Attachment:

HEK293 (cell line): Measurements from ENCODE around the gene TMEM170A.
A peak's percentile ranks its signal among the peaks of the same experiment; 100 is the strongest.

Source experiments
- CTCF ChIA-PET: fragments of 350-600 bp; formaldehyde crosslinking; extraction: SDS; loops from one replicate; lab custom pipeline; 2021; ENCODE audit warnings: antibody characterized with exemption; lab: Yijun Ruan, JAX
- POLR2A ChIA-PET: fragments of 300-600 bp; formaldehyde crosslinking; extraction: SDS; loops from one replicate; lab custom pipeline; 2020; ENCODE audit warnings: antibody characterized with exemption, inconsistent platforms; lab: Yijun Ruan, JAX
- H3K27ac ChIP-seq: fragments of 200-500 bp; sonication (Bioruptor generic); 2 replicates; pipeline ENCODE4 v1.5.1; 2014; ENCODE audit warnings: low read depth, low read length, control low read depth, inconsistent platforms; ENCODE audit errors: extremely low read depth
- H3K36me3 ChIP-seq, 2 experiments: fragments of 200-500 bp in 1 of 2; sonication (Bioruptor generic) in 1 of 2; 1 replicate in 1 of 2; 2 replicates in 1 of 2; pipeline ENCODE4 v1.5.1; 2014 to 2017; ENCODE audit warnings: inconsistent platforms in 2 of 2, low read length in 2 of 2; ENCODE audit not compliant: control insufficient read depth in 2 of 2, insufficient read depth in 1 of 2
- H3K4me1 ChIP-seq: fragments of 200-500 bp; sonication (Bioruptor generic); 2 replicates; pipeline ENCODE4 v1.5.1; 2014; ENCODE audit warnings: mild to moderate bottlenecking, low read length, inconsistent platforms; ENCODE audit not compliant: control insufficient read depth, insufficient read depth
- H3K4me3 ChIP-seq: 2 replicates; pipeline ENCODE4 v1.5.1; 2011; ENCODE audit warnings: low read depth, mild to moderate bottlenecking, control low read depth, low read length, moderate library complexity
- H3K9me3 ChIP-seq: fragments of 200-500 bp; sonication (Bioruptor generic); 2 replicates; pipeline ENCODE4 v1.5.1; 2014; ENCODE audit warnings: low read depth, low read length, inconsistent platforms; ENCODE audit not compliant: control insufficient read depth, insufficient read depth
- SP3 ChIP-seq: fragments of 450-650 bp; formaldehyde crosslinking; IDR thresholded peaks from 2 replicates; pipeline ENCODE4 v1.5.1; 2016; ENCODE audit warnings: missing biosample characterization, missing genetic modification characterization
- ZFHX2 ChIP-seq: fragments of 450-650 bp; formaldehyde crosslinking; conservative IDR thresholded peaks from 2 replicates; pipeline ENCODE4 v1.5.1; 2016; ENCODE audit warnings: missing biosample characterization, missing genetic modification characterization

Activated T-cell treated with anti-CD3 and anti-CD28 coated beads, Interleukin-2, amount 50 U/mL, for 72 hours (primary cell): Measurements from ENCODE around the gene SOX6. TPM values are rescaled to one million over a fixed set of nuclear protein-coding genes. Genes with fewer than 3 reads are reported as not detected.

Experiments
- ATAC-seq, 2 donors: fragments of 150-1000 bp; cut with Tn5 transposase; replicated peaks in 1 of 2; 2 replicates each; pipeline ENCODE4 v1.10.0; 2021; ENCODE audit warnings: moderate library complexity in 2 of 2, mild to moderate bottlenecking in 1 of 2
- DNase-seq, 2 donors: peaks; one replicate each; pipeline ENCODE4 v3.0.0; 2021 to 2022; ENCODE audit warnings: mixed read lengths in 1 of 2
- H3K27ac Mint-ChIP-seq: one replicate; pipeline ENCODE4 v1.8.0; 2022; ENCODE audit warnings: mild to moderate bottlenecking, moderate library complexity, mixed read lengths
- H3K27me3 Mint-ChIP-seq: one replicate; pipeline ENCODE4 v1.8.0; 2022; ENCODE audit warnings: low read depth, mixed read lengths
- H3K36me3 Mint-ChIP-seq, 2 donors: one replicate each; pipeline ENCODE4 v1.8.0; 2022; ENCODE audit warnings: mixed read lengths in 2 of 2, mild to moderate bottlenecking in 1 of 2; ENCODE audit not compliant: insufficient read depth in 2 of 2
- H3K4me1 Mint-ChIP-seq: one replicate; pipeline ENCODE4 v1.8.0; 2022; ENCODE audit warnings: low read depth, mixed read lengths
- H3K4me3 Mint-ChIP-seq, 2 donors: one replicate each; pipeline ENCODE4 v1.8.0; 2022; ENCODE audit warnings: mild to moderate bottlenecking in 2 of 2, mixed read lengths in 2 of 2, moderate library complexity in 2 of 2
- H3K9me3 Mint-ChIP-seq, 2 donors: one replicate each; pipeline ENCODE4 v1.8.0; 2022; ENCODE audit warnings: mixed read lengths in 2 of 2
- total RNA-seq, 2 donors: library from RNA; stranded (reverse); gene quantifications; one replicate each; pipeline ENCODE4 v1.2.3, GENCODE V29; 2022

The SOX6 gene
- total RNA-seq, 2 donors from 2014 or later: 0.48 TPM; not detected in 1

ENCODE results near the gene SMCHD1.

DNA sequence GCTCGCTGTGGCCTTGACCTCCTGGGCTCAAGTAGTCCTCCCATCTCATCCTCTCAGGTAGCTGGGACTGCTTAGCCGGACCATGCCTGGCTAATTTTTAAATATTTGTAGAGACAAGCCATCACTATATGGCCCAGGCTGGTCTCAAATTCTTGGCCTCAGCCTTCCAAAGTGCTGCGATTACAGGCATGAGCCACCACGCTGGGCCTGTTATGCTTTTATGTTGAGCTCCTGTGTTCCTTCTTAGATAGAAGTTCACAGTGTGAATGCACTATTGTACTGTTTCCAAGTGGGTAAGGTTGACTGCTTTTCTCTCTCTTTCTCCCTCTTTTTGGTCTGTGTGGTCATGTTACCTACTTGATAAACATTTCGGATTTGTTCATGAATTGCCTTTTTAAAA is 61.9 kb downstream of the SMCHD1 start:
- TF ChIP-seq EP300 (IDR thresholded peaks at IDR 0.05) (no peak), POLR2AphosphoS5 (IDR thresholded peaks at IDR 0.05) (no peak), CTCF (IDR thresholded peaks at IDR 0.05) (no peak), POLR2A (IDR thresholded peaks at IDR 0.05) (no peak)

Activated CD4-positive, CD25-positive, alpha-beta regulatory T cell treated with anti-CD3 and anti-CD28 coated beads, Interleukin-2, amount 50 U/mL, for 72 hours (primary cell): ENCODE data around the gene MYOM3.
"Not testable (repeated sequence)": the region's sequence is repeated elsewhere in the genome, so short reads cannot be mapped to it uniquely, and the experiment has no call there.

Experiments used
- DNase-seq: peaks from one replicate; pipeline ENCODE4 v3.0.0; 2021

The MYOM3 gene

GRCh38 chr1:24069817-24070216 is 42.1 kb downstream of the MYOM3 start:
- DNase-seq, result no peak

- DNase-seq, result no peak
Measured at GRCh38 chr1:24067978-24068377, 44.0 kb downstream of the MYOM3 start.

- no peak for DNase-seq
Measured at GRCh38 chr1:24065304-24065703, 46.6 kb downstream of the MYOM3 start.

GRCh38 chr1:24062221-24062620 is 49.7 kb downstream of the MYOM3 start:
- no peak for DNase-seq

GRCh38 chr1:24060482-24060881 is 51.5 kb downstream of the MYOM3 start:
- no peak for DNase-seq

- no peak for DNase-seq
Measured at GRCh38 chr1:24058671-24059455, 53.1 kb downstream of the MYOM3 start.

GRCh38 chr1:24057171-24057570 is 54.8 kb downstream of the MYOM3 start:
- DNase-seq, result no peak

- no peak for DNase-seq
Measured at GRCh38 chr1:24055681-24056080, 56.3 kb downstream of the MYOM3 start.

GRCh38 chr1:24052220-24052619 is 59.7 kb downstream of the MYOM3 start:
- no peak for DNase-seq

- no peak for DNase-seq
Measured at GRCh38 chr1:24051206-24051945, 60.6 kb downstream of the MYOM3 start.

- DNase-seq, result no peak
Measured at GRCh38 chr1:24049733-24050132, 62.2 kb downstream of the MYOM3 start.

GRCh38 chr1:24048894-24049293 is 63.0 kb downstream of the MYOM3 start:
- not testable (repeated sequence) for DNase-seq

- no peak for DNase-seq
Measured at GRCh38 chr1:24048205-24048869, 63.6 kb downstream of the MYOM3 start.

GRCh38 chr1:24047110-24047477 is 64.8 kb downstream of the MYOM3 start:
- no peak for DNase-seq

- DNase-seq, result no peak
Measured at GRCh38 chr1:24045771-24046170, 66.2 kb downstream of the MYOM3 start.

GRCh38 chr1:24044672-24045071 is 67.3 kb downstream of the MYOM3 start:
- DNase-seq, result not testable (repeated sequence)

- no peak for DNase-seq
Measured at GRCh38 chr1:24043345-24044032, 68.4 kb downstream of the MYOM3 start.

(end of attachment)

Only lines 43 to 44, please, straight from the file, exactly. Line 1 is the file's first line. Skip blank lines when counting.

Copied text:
- no peak for DNase-seq

- no peak for DNase-seq